Annenberg must answer all | Opinion

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Entering Annenberg for the first time transports you. Wrapped in exquisite stained glass and with the eyes of Shakespeare and Dante plunging you into the heart, the grandeur often associated with Harvard becomes unmistakably palpable. Originally intended as a way to honor Harvard graduates who fought for the Union during the Civil War, Annenberg became the dining hall for freshmen in 1994, serving approximately 3,400 meals a day from 2009.

The freshman experience is forged at Annenberg, where freshly graduated high school students share meals with their peers, forming bonds that span the length of their time at Harvard. My class, the Class of 2024, missed out on this meaningful experience, having instead had to deal with bagged take-out meals during our first year on campus. Thankfully, Annenberg is now back to normal capacity and functioning for the Class of 2025 (and all other breakfast-only classes).

While having a meal at Annenberg is a trivial action in terms of the Harvard experience, the ordinary event of freshman dining in the dining hall is contrasted by the magnificent architecture of the building itself. This juxtaposition is a bit jarring, only adding to Annenberg’s character.

It’s already overwhelming to be a freshman at Harvard; eating in a dining room frequently compared to Hogwarts only makes this worse. As Matthew Nekritz ’25 described it in an interview on Annenberg, “This is the most beautiful place I have probably ever eaten. I mean, it’s just crazy how pretty. Nekritz explained how “you come in and there are always so many students in there and there is just a very, very good energy in meeting people and talking, especially the first week of school.”

Food connects us intrinsically, because eating together is a community activity. Students forge new relationships around meals, sometimes seeking refuge in company or in a hot soup during the freezing Boston winter. We bring to the table fond memories of our own family dinners, of cultural heritage passed down from hand to hand by assembling a dish or stirring a pot.

Because food has vital cultural and religious significance, many students have dietary needs specific to their cultural and religious beliefs. As Harvard is teeming with students from all over the world with a multitude of backgrounds, it is important that this diversity is also reflected in fair and easy access to food for students whose religion and culture require respect for certain diets. Many students from different cultural communities have expressed dismay at the inability to access the food they are actually able to eat at Harvard.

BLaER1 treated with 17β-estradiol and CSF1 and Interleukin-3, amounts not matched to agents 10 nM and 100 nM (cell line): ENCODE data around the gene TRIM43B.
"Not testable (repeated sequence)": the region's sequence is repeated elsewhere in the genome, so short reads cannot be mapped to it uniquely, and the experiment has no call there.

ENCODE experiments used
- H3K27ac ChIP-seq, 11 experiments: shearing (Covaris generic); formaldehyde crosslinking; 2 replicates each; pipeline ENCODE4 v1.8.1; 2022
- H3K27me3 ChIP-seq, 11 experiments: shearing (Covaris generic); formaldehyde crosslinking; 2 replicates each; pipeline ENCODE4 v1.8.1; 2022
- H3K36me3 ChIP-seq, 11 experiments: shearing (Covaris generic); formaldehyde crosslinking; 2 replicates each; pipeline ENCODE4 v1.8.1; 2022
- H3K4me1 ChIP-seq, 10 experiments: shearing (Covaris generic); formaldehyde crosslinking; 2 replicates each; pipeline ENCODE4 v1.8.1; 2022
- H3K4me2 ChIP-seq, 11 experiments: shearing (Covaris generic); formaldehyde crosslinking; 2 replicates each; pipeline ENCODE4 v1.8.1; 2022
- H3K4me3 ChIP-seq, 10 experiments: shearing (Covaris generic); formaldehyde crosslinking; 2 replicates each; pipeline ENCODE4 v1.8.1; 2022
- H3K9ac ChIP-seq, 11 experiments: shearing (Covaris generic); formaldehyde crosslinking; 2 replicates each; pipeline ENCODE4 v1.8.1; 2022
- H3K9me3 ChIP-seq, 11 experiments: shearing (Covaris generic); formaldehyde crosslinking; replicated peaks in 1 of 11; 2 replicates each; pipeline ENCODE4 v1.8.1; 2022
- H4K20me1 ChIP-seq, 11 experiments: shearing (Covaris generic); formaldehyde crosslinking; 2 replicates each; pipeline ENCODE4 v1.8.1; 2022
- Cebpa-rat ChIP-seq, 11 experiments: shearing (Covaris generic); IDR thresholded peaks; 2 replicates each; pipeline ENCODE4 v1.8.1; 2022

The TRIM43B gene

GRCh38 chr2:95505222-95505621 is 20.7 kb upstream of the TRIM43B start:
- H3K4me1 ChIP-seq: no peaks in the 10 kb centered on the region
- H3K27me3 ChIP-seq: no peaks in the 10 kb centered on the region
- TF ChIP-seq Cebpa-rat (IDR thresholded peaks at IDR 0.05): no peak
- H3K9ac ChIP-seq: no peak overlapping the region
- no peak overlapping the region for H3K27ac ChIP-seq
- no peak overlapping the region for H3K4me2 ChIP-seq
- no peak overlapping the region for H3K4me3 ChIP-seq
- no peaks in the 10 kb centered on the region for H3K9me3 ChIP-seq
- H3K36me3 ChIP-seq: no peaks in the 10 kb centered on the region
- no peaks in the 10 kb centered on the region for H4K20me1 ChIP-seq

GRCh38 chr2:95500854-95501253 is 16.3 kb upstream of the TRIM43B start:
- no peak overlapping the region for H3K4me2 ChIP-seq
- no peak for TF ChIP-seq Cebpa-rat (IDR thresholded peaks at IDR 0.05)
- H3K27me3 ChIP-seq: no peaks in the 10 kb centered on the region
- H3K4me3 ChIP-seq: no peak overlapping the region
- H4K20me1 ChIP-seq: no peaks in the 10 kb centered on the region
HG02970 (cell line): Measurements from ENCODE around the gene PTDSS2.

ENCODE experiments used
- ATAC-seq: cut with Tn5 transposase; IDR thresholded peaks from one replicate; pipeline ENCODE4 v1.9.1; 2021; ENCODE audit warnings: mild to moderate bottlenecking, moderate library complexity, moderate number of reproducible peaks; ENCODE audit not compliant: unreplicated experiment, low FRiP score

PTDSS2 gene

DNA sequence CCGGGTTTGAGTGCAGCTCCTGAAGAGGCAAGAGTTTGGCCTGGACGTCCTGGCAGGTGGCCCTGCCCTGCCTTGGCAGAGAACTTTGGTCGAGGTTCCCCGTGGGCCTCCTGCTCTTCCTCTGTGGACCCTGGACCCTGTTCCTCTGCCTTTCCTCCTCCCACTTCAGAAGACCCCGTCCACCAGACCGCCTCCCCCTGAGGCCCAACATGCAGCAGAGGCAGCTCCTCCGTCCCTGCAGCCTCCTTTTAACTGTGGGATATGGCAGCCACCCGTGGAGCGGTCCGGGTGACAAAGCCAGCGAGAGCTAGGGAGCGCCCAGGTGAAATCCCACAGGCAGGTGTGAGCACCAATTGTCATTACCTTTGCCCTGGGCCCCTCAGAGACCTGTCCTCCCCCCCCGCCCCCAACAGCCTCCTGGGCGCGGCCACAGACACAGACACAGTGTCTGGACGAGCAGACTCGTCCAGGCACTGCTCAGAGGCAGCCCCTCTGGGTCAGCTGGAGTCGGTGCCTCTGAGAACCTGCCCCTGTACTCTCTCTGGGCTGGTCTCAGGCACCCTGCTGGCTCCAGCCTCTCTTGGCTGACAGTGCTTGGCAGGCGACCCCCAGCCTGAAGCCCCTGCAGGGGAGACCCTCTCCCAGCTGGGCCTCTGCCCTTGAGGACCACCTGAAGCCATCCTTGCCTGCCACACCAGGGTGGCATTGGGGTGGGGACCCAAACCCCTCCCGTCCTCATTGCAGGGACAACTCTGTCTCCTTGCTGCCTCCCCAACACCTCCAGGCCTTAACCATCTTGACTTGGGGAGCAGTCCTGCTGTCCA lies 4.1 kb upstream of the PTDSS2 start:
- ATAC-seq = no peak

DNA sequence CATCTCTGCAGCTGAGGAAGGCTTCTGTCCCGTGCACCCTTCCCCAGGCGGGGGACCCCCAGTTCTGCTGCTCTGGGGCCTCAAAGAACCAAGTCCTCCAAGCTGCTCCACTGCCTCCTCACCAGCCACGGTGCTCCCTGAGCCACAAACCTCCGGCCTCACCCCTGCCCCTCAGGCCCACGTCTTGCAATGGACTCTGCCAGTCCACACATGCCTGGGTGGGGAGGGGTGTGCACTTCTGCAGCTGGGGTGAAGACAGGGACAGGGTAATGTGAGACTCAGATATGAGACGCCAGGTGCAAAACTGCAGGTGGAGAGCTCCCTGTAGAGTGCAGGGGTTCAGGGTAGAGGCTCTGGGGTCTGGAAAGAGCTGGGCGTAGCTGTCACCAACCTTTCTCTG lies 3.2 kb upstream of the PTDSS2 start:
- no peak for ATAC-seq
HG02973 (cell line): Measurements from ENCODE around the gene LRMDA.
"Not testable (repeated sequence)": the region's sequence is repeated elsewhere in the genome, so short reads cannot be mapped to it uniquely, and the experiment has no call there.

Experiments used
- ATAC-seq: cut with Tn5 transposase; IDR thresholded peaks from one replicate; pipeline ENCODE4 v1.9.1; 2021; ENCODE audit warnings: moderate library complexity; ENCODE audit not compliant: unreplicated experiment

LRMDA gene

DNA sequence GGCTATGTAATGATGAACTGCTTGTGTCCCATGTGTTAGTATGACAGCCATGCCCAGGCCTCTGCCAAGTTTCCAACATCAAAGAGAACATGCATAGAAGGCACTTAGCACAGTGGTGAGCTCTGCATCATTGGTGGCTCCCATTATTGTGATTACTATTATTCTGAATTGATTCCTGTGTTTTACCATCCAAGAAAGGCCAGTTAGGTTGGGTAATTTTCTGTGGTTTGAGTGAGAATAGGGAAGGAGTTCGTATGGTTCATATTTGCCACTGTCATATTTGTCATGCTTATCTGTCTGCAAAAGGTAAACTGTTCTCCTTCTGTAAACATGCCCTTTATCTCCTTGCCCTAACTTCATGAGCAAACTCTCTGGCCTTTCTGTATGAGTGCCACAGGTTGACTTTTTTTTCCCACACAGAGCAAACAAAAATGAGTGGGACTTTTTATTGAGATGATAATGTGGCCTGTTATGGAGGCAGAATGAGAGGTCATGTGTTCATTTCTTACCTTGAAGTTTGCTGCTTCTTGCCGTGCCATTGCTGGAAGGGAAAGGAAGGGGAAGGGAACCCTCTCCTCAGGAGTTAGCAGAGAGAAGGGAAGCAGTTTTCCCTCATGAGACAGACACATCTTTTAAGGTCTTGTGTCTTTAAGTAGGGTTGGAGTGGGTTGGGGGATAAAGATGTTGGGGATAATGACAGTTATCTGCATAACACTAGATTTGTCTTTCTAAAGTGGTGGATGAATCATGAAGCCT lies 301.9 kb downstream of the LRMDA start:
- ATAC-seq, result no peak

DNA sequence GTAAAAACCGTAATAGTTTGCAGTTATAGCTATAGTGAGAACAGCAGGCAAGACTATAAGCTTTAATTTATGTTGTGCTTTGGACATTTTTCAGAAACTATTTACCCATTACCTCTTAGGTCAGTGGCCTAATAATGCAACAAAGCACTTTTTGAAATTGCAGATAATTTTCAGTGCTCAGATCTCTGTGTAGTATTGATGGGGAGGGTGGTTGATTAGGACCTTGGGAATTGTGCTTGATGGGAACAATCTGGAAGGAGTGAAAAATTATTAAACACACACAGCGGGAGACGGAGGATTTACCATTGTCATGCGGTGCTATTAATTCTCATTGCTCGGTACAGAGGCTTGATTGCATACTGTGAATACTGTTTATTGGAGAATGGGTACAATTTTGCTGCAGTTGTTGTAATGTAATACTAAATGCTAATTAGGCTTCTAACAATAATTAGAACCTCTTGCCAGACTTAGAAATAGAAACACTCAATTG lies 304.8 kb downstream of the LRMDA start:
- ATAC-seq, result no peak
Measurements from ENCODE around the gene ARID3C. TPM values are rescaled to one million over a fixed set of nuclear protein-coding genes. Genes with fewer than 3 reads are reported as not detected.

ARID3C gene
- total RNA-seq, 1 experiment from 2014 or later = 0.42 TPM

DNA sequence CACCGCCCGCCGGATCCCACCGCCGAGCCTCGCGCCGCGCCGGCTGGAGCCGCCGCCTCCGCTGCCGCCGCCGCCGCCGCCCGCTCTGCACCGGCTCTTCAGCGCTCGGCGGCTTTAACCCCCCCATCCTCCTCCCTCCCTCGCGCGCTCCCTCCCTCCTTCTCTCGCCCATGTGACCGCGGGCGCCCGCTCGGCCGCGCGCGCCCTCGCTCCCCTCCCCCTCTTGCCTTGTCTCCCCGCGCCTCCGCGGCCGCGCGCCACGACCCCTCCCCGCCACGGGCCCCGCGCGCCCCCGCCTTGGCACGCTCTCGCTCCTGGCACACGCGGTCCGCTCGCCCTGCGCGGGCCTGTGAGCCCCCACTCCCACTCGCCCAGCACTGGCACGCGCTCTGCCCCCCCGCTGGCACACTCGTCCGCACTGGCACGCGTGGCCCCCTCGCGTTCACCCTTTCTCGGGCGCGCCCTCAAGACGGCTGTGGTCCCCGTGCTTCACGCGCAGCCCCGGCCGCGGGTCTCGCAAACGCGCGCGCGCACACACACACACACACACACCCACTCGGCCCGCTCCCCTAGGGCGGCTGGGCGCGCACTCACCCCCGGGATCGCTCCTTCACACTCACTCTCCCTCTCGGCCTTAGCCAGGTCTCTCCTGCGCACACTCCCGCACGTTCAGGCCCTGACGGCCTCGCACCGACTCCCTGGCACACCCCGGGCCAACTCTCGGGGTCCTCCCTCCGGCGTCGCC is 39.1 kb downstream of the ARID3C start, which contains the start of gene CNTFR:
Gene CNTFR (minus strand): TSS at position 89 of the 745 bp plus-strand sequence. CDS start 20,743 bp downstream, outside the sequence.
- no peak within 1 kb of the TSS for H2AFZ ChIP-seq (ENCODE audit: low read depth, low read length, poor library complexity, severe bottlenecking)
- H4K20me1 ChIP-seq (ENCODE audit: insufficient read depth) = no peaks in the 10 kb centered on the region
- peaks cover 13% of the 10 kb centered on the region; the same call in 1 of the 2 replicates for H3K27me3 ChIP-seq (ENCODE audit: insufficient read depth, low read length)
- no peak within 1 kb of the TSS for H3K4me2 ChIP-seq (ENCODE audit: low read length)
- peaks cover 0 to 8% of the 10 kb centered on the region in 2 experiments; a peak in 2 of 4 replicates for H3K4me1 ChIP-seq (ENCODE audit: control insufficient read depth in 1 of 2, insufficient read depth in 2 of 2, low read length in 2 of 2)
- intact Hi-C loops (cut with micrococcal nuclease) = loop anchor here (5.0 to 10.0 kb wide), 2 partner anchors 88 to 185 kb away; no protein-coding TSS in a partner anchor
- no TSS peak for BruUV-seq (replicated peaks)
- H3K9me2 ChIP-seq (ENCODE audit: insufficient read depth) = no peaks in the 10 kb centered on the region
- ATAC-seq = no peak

For many students who keep kosher, like Leah Baron ’25, finding a full meal in Annenberg can be a challenge. Baron explained to me that she had “only eaten once at Annenberg for a meal” and that the kosher options offered by Annenberg are “generally a little insufficient, in the sense that there really are none. not a lot”. Although Baron described breakfast as possible to eat in Annenberg, as there are options such as cereal, fruit, and yogurt, lunch and dinner are more difficult. She told me that Annenberg only offers “a few frozen dishes, like American cheese, sliced ​​cold cuts, and frozen pizza bagels” for people who keep kosher – which don’t really make for a full, fulfilling meal.

Devangana Rana ’25, who is vegetarian, also described to me how unsatisfying her options are: “I go to dinner around six and I’m hungry around nine or half past eight. . She went on to say that “the meal options are sometimes limited” and some days they “just don’t look appealing.” Rana also added that a few of her friends who follow a halal diet “sometimes don’t find it very appealing either.”

Like Fahim Ahmed ’25, who tries to maintain a halal diet, told me that “there have been times when there were very limited options out there, sometimes there weren’t even any options. of halal meat, and I think it’s a little hard to Stick to trying to eat Halal. Ahmed maintains, however, that for the most part, “they’ve been pretty decent about it.”

If food connects us, then difficulty accessing food has the potential to disconnect us. Plus, students should get their money’s worth – Harvard requires all students to have the same meal plan, but students who are forced to find meals elsewhere in places not covered by the meal plan don’t just not getting value for their money.

The fundamental experience of eating at Annenberg is to bond with peers over a shared meal. If students have trouble accessing food that they can actually eat, it negates the dining hall’s community-building function here at Harvard. Annenberg and all other dining halls should provide satisfactory and adequate meal options for all students, including those with special dietary needs.

Connecting with others during meals not only informs a large part of the Harvard experience, but a large part of the human experience. Everyone deserves to have nutritious and easily accessible food, allowing them to better integrate into the communities of which they are a part.

Shanivi Srikonda ’24, editor-in-chief of Crimson Editorial, lives at Quincy House. His column “Nooks and Crannies” appears every other Wednesday.

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